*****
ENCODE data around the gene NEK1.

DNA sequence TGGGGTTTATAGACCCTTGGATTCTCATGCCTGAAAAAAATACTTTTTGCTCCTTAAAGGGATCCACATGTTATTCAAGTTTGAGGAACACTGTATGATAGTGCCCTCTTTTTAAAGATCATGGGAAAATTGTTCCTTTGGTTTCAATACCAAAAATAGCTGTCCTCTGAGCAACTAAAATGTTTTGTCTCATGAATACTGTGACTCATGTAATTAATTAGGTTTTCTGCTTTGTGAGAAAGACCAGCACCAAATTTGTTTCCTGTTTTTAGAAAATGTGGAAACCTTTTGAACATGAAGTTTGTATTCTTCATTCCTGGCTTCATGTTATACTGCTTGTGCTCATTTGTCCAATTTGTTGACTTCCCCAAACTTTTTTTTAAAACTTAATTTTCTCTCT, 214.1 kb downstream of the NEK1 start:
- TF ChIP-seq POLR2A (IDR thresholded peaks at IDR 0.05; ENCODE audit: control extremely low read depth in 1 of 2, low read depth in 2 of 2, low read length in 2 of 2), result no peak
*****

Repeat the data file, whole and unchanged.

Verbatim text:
ENCODE data around the gene NEK1.

DNA sequence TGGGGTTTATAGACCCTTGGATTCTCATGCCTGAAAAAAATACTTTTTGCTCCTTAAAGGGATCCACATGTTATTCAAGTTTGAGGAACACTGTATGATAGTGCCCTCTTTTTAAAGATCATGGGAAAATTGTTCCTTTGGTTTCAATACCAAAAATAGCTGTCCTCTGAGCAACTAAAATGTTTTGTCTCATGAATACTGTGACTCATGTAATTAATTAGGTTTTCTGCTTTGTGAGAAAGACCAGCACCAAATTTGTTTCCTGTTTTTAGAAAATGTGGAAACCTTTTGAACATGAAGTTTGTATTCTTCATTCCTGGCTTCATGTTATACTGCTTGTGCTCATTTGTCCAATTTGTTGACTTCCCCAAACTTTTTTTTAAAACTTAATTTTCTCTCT, 214.1 kb downstream of the NEK1 start:
- TF ChIP-seq POLR2A (IDR thresholded peaks at IDR 0.05; ENCODE audit: control extremely low read depth in 1 of 2, low read depth in 2 of 2, low read length in 2 of 2), result no peak